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Harmony is born out of a genuine empathy for the horse and a compassionate awareness of the mental and physical impact of the work on the horse.

Gimmicks of Force

“Not by strength nor by might but by My spirit, says the Lord of Hosts” (Zechariah 4:6)

There are few things more fun to watch than a horse playing freely in a field, showing off in high spirits. It’s easy to get caught up in the exhilaration as he exhibits energy, balance, suppleness, and beautiful active gaits.

Dressage is a humane form of communication with the horse, which aims to restore the horse’s natural beauty under the added burden of a rider. The horse’s balance must be restored and improved upon in order for the horse to regain his natural agility. Humane training methods are used to encourage the horse’s willing participation in the work. The use of gymnastic exercises helps to preserve the horse’s long-term soundness, making the horse’s overall life experience more enjoyable.

Over time horsemen discovered that the horse’s natural qualities were best developed by means that were harmonious with his nature. They discovered that by refining key elements of training, what we call today, “the basics” -- rhythm/tempo, relaxation, contact, straightness, impulsion and collection the horse could best be displayed in his full natural free beauty.

When a horse is out of balance he carries a greater amount of weight on his front end. His head is naturally up, his spine is hollow and his hid legs are out behind him. Because he pushes his front end along, his gaits are relatively jarring, increasing the damaging effects of concussion on the horse’s legs.

In contrast, when a horse is relaxed, moving freely, accepting the work, actively using his haunches to step through his back and carrying himself in balance, with a rider who is in harmony with that balance, the horse takes on a more beautiful posture and supplely offers to reach forward with his head and neck for a soft rein contact. The horse’s spine arches from tail to poll with the poll being the highest point. He becomes more agile and his gaits soften, lessening the damaging effects of concussion. His face is in front of the vertical, naturally displaying a beautiful head carriage. This beautiful poise with its reaching qualities is a result of the horse using his haunches correctly, and it indicates that the work has therapeutic gymnastic value. This holds true for all riding horses.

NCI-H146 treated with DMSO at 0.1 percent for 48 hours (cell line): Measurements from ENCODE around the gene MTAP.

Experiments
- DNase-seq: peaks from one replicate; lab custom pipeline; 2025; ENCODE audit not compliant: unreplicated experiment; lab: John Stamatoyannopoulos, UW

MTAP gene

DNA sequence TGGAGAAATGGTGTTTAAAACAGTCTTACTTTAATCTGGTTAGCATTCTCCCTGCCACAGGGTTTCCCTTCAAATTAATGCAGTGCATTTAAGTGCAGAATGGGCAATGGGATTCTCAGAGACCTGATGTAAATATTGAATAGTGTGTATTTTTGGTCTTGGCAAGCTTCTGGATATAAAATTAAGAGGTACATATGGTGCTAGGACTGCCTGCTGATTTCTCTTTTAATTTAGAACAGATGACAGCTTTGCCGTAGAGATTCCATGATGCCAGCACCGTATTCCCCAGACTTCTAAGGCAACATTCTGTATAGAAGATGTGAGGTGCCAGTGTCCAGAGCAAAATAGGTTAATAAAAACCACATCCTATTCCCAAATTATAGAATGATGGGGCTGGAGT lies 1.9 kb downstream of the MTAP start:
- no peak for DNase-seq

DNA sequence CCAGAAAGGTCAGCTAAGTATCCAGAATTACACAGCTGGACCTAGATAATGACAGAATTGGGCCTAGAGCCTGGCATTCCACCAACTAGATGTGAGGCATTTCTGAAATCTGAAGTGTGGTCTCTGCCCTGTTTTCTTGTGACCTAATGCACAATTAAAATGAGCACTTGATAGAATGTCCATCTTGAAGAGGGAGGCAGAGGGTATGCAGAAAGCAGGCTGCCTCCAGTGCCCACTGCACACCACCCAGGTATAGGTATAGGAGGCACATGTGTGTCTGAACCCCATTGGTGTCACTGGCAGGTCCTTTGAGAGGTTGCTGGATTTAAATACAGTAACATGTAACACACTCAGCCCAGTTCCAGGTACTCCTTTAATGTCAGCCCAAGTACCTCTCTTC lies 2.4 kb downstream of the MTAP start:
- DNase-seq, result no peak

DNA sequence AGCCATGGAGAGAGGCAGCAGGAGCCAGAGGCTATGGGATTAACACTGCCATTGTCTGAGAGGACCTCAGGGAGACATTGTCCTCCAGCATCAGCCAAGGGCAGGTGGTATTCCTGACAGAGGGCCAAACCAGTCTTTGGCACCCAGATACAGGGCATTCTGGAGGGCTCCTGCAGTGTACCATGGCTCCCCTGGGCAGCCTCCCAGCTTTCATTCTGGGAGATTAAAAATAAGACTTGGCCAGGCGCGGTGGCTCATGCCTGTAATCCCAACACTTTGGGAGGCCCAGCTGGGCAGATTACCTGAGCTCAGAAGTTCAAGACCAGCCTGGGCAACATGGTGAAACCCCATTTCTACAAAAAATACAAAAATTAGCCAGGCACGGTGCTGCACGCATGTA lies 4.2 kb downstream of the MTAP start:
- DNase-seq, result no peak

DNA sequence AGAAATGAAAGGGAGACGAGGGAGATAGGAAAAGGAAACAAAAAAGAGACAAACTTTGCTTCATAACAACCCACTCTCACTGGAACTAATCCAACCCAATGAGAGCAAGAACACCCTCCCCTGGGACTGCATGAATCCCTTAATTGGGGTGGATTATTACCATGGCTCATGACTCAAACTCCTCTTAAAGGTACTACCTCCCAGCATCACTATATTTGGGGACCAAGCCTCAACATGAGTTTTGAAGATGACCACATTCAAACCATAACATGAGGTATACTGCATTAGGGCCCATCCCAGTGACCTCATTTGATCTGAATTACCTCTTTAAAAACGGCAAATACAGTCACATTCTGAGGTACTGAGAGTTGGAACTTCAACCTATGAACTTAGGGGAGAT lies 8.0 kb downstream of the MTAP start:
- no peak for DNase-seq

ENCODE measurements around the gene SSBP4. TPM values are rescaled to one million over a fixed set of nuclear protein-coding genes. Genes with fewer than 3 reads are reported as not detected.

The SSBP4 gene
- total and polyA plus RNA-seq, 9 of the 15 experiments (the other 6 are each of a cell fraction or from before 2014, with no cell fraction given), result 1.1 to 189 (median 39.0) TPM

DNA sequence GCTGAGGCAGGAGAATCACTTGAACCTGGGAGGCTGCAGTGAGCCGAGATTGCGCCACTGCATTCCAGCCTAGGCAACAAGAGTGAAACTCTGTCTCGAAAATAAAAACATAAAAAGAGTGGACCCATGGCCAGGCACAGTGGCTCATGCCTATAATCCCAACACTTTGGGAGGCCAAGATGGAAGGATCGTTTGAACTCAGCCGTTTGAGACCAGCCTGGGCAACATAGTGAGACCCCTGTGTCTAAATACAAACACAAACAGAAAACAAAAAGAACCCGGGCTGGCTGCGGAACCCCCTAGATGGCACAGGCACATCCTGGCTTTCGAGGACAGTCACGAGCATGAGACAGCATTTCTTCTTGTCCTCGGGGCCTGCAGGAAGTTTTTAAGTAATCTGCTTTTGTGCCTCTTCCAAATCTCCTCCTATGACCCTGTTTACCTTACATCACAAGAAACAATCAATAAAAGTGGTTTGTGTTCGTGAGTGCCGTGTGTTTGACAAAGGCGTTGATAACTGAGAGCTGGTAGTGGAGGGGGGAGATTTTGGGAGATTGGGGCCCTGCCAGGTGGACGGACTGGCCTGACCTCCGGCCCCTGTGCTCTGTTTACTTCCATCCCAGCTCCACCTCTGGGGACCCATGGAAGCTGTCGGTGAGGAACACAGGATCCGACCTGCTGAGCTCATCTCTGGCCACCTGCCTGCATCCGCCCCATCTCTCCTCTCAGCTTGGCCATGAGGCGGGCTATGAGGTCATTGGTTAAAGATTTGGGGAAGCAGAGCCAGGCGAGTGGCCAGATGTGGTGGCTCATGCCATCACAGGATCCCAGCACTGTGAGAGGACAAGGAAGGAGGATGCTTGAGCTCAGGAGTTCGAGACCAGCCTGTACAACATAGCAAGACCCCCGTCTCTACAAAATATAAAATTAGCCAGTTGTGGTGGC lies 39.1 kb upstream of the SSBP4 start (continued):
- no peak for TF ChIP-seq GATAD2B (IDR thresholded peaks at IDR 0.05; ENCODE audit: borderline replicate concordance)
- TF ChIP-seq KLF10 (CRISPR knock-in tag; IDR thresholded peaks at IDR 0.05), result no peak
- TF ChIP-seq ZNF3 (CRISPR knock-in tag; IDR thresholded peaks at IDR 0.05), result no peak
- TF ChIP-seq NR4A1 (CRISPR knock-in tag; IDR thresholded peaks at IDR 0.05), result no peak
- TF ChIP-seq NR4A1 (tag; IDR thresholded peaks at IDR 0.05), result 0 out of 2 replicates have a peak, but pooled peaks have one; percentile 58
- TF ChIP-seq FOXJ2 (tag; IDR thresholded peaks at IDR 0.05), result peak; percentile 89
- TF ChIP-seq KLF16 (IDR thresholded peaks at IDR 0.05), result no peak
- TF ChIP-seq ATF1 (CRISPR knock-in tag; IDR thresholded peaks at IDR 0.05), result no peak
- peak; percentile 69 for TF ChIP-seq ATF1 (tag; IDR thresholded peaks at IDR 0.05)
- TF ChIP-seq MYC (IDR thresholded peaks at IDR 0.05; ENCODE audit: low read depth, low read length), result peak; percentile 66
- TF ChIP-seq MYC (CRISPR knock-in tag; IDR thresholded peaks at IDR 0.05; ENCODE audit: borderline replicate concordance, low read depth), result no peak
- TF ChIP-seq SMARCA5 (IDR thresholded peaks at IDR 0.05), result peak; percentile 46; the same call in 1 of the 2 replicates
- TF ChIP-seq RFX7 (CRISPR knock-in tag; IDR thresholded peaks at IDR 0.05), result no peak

This posture is considered highly desirable because of its significant meaning. It goes to follow that many riders will resort to imitating it if they can’t get it by natural means.

Some riders do not understand how to help the horse relax and find its balance, so they resort to force of one form or another to manually get the horse’s head down. It has recently become a common belief that actively putting the horse’s head down helps to get the horse’s back up. There is even a popular system today that is built around this idea. It prides itself in being able to actively “place the horse’s head anywhere”, behind the vertical or even in the ‘correct’ position. When force is used to place the head, the reaching quality that the horse offers is lost. The contact reflects the loss of the reaching quality. This is known as front to back riding. While this kind of riding may change the appearance of some of the back muscles, it does not strengthen muscles required for engagement and increased loading of the haunches.